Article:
misery of her life.
- It is better to pray for an answer to that question, than to try to
guess. Better still to leave it a mystery, so that every good and godly[ˈɡɒdli] man can show a father’s kindness towards the poor fatherless[ˈfɑːðələs] child.
- There were new , darker arrangement[əˈreɪndʒmənt]s to make; new ,
secret things to do with his time.
- I would be happy to leave behind my work, my worries and my sins and
be buried in my grave.
- But no secret, however much Chillingworth suspected
there was one, ever came out of their discussions.
- As the months and years went by, the change in Roger Chillingworth
grew greater. He had begun with the calmness[ˈkɑːmnəs] of a judge,
wanting only to know the truth. But as he continued, the need to know
burned in him like a fever, and he dug into the priest’s soul, like a
man searching for gold.
- But is Hester Prynne more , or less, miserable than people who keep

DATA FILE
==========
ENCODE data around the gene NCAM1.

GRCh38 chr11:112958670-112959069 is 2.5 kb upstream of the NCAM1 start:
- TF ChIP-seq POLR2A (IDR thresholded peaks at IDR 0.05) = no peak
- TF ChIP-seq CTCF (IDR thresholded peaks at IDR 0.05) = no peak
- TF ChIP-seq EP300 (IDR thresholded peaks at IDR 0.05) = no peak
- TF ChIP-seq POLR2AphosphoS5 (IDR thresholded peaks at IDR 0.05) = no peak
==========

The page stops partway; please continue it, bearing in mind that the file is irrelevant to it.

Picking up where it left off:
their sinfulness[ˈsɪnflnəs] hidden.
- Only God can save a man whose sickness is a sickness of the soul!
Let him do with me what he will! But who are you to involve yourself in
this matter? Who are you to stand between a sufferer[ˈsʌfərə(r)] and
- But look how his passion takes hold of him! He has done a wild thing
before now, this godly Mr Dimmesdale, in the hot passion[ˈpæʃ(ə)n] of his heart.
- After a short pause, he turns away, but with what a wild look of wonder[ˈwʌndə(r)], joy and horror!
- The priest’s guilty sadness was a weapon in his merciless[ˈmɜːsɪləs] hands. Every day he played, like a cat with a
mouse, with the fear and the shame lying hidden in the young man’s
- Before he had finished speaking, a light appeared, far and wide in
the night sky. It was almost certainly caused by a meteor[ˈmiːtiə(r); ˈmiːtiɔː(r)], and it lit up the whole street like day.